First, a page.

Meet the MBA Class of 2022: Ronke Akinsola, University of Toronto (Rotman)

Ronke Akinsola

University of Toronto, Rotman School of Management

“Energetic investment professional, currently passionate about developing targeted investment products that solve individual and social problems.”

Hometown: Lagos, Nigeria

Fun Fact About Yourself: I love exploring places and, in my quest to discover new cities, I solo travelled to 4 African countries, where I participated in several tour activities such as boat riding to the Prison Island and game viewing at Masai Mara Safari. I love listening to music and can’t help but bust some moves when I hear fast beat songs, which sometimes involves bits of silliness (all for fun).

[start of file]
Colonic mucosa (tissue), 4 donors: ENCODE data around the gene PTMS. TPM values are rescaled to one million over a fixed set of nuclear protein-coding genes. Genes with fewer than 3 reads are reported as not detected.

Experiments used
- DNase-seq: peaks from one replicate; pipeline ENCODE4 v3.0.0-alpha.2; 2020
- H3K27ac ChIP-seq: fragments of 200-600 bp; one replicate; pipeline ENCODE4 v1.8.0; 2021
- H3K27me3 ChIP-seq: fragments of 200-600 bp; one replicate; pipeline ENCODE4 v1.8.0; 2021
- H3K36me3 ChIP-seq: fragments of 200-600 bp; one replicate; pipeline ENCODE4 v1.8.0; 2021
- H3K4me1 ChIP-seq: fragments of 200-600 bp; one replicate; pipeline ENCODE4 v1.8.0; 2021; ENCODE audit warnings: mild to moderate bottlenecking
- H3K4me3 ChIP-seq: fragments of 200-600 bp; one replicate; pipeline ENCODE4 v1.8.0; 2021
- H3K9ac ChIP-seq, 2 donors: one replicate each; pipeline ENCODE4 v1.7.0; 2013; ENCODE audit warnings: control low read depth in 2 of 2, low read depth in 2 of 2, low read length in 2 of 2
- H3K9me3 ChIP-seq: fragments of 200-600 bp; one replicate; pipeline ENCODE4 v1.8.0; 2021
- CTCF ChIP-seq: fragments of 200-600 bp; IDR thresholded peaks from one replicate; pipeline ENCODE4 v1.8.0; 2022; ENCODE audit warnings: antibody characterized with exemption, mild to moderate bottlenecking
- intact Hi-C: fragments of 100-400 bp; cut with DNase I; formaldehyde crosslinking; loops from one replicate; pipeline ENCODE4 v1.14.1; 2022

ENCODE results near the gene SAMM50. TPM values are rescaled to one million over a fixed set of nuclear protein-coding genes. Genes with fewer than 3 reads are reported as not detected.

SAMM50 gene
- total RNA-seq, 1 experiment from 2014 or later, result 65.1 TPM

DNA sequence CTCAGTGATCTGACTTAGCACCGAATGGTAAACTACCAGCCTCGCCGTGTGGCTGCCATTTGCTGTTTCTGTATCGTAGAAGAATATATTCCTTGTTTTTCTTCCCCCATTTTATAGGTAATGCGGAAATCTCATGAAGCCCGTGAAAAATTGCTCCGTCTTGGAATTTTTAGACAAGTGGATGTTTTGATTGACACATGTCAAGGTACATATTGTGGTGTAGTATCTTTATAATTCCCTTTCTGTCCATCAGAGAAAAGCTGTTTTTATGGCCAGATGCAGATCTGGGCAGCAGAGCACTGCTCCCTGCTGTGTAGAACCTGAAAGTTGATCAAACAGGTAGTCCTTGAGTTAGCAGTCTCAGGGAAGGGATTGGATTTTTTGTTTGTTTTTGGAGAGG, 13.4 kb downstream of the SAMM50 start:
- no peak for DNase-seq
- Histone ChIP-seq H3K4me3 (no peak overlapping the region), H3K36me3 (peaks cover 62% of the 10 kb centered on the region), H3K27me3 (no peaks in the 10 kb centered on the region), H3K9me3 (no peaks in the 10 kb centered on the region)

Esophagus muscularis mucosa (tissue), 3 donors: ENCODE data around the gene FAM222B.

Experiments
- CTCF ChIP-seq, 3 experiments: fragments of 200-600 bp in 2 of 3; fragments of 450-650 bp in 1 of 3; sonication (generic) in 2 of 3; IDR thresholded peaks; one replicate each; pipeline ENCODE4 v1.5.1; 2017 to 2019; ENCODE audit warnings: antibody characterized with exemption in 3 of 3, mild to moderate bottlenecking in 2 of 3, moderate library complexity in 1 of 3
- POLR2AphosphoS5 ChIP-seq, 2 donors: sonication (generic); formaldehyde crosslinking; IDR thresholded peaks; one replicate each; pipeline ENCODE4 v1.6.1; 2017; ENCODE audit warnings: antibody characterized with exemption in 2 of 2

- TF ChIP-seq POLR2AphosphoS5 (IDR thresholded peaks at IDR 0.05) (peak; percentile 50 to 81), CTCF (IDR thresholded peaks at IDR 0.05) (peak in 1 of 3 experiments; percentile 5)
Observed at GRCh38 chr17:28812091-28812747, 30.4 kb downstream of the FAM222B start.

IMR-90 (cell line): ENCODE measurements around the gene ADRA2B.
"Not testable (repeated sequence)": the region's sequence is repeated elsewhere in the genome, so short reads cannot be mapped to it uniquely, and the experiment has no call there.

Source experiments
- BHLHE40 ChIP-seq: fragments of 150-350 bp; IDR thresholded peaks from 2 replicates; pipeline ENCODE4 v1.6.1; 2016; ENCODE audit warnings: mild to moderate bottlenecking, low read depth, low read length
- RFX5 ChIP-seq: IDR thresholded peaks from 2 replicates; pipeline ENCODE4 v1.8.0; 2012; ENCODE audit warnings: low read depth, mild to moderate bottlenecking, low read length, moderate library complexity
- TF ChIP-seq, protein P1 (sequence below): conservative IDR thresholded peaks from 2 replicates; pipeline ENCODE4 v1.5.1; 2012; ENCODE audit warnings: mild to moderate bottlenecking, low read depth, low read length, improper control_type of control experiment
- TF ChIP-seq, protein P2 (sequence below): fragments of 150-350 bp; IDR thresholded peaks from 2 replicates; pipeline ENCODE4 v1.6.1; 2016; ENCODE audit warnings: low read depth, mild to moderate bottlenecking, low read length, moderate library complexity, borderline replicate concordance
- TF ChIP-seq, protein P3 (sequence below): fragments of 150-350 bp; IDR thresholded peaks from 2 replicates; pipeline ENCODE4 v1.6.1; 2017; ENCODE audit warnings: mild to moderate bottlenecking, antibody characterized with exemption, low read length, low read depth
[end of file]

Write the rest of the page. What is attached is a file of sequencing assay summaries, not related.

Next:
Undergraduate School and Major: University of Lagos, B.Sc Economics

Most Recent Employer and Job Title: Head, Financial Services Research at Chapel Hill Denham

Aside from your classmates, what was the key part of the school’s MBA programming that led you to choose this business school and why was it so important to you? It was the value of a Rotman MBA (not just in Canada but also internationally), the course content of the program, the strength of Rotman’s Finance MBA concentration, and the opportunity to major in Funds Management. I was also drawn to the innovative aspect of the program via the creative destruction lab given my interest in product development. The school’s ability to support my post MBA career ambition in the finance industry through dedicated and robust career services as well as a strong alumni network within the industry was another key factor I considered. Rotman’s location at the second largest financial centre in North America further supported this. The focus on diversity and ability to build a solid network of diverse students was also a plus.